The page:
Have you ever wondered what the world would be like without springs? Wonder no further. A Case of Spring Fever is one of the classic short films featured on Mystery Science Theatre 3000 that enforces a timeless lesson: be careful what you wish for. When Gilbert Everyman is stuck fixing his couch all afternoon, he screams out in frustration that he never wants to see another spring again, damn it! As he says this, an animated talking spring named Coily appears before him and grants his wish. That’s right. One frustrated remark against his people and Coily exacts revenge by eliminating every spring in the universe.
Coily ‘springs’ into action.
Gilbert quickly realizes just how much he relies on springs in his everyday life. He can’t close the blinds or use the phone. He can’t start his car or use the pedals. It’s a nightmare! Especially since every time Gilbert tries and fails at something that requires springs, Coily is there to mock him with his cackling cry: “NOOOO SPRINGS!” And it’s always accompanied by a bizarre two tone noise (‘bwee boo!’). I have no idea what that noise is intended to mean.
Maybe that’s how Coily farts.
Once he learns his lesson, Gilbert asks Coily if can take back his wish. “Okay,” Coily says, “but just this once.” Just like that, springs are back and all is right with the world. Coily’s gone, though the animation is so awful that he was barely visible in the first place. This may be due to a poor film transfer, but Coily is often placed against a white, overexposed background that he blends into throughout the short. In Coily’s absence, Gilbert spends the rest of the film annoying his golf buddies, describing the minutia of every single different way springs are used in everyday life.
There is a certain paradox, considering that Coily is a spring himself. With all the springs of the world taken away, should he not be vaporized as well? Is he some kind of God of springs, since he introduces himself as a ‘spring sprite’? In the end, he’s still shaped like a spring, and the word spring is in his title, so it stands to reason that he shouldn’t exist in a world without springs.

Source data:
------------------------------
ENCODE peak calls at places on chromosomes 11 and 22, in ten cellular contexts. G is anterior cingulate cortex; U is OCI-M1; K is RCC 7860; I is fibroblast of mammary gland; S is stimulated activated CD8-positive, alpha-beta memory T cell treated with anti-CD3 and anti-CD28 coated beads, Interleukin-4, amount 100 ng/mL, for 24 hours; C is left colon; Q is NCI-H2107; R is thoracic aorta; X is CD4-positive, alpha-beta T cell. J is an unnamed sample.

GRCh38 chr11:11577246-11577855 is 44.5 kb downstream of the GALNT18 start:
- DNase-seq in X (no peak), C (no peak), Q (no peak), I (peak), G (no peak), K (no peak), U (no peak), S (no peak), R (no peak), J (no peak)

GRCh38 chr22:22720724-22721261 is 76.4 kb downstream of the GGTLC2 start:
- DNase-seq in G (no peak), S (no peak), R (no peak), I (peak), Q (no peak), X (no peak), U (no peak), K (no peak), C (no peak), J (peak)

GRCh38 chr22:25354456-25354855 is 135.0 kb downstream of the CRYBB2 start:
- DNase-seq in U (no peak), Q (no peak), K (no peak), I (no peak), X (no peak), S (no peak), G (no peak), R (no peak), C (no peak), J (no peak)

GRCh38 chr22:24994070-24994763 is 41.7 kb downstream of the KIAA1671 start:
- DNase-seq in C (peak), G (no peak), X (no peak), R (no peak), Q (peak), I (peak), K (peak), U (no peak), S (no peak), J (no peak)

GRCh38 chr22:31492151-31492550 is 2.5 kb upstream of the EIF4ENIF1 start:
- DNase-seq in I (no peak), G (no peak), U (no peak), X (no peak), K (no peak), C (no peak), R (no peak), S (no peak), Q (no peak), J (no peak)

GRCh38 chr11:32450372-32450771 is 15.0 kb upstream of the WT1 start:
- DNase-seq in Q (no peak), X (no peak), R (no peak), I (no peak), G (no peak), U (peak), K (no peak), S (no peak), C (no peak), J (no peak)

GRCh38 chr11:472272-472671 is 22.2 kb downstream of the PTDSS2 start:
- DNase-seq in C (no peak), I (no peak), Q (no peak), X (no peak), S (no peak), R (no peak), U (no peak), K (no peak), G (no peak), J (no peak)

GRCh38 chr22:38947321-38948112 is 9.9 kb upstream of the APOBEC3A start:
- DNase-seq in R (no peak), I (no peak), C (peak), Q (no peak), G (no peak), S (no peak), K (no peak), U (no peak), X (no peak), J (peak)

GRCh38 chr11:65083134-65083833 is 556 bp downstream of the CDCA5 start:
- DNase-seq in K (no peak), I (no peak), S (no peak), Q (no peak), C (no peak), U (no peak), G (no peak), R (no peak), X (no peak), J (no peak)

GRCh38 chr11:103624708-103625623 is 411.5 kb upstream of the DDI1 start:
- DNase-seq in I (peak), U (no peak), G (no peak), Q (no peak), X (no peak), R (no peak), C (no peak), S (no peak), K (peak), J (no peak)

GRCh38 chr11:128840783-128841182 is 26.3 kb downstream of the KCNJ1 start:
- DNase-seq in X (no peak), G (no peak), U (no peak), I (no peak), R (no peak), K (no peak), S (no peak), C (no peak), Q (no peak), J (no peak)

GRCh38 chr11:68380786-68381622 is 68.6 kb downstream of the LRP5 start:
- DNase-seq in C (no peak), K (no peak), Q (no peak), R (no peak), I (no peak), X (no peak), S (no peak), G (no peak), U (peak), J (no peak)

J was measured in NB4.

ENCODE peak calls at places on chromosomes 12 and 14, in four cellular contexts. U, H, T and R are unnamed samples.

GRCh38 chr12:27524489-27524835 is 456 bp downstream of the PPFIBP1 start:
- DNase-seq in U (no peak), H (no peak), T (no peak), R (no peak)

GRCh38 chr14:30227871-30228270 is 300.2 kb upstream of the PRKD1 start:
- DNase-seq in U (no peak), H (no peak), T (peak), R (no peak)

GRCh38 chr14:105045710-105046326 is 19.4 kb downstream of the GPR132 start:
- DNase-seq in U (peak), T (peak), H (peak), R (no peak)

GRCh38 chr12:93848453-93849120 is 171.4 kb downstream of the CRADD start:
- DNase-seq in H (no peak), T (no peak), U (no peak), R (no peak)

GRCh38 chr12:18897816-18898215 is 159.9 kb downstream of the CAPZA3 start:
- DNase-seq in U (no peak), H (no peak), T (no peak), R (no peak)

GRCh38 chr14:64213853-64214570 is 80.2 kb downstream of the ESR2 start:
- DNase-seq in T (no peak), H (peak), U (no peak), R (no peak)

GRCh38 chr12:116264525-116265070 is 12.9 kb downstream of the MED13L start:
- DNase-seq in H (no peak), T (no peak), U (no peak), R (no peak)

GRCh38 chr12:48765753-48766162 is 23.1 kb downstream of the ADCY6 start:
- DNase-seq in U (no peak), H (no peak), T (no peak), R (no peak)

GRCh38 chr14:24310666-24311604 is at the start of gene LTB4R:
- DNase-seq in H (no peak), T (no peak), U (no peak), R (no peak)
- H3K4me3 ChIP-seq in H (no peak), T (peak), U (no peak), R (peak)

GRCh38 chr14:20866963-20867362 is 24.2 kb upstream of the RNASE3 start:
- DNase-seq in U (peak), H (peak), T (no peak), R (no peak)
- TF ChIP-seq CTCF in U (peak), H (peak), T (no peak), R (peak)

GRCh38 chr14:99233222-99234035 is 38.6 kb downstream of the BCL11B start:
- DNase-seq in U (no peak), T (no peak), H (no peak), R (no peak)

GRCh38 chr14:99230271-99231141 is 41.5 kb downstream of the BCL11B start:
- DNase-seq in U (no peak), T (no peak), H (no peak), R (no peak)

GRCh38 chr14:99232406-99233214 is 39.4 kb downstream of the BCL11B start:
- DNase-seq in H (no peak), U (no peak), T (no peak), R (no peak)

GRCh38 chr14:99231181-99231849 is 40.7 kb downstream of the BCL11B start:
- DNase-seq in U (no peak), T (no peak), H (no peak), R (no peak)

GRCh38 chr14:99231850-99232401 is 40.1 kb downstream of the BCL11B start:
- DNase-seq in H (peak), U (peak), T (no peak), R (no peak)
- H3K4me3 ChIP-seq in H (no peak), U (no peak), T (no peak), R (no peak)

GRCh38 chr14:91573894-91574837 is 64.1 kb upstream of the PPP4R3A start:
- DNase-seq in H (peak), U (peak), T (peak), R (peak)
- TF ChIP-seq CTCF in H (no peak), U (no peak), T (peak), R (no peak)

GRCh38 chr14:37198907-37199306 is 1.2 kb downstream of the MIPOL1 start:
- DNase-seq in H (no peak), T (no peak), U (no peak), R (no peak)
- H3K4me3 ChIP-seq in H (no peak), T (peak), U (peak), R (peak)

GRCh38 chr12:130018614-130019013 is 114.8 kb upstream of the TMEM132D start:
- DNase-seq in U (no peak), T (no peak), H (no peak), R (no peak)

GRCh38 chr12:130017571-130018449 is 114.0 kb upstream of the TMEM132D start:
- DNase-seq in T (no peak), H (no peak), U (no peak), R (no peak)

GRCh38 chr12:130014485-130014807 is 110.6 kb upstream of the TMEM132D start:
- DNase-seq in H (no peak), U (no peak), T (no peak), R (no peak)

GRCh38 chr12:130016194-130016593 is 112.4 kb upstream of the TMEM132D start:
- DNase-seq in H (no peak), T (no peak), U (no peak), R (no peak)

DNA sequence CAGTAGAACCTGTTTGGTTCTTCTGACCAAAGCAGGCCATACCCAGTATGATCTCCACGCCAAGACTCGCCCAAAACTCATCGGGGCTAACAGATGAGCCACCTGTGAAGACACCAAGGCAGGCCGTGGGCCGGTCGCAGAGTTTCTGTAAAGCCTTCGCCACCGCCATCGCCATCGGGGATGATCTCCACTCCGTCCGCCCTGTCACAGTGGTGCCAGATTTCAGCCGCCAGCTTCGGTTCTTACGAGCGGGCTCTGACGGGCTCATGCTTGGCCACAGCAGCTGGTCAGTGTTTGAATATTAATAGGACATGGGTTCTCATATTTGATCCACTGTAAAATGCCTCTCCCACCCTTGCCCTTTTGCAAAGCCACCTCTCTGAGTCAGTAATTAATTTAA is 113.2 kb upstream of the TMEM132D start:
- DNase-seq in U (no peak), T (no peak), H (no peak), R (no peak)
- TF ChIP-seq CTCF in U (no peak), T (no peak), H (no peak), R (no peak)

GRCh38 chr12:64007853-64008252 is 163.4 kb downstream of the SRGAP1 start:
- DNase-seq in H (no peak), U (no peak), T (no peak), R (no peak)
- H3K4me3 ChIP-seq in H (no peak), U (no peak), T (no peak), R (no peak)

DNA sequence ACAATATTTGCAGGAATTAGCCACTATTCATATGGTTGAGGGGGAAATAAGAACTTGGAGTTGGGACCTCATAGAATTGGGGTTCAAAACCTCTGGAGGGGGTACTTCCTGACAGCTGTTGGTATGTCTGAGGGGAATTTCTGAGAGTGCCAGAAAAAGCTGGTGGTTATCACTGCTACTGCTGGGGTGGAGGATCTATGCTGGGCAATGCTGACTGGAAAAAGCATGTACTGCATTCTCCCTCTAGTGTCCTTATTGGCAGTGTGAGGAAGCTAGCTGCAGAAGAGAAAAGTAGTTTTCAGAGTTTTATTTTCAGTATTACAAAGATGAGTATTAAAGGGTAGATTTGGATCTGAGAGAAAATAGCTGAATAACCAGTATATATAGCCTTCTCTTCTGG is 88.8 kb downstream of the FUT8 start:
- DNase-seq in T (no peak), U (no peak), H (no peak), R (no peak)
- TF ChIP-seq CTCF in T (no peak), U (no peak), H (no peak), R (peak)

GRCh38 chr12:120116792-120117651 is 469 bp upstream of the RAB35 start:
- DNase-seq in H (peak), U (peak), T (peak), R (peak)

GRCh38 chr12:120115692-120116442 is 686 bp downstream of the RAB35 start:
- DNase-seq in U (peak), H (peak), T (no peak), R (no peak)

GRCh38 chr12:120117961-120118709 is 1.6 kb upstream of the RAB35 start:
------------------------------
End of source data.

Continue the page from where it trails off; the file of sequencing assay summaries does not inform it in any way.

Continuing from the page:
But the question that truly plagues me is, why? Why does this short exist? What purpose does a film like this serve? Nothing happens here – springs are taken away, then given back. Our protagonist learns to ‘appreciate’ springs as a result. But what’s the point? Usually these old black and white specials are either promoting some product or spreading propaganda for some war effort. A Case of Spring Fever doesn’t advertise anything specific, just springs and elasticity in general. So let’s investigate Coily’s message and try to figure out why someone thought it was important to share with the world.
Wikipedia to the rescue!
It turns out that A Case of Spring Fever was produced by Henry “Jam” Handy, a former Olympic swimmer who earned a Bronze Medal in the 1924 Olympic Games. Handy was an athlete-turned-producer responsible for a lot of bad promotional advertisement type films, especially for auto companies like general motors. Another short produced by The Jam Handy Organization, Hired!, also ended up on an earlier episode of MST3K.
According to tvtropes.org, A Case of Spring Fever was commissioned as an educational film to teach high school physics students the concept of Hooke’s law, which essentially states, you guessed it, that springs rule the world. Now if it’s true that you learn something new everyday, I just met my quota.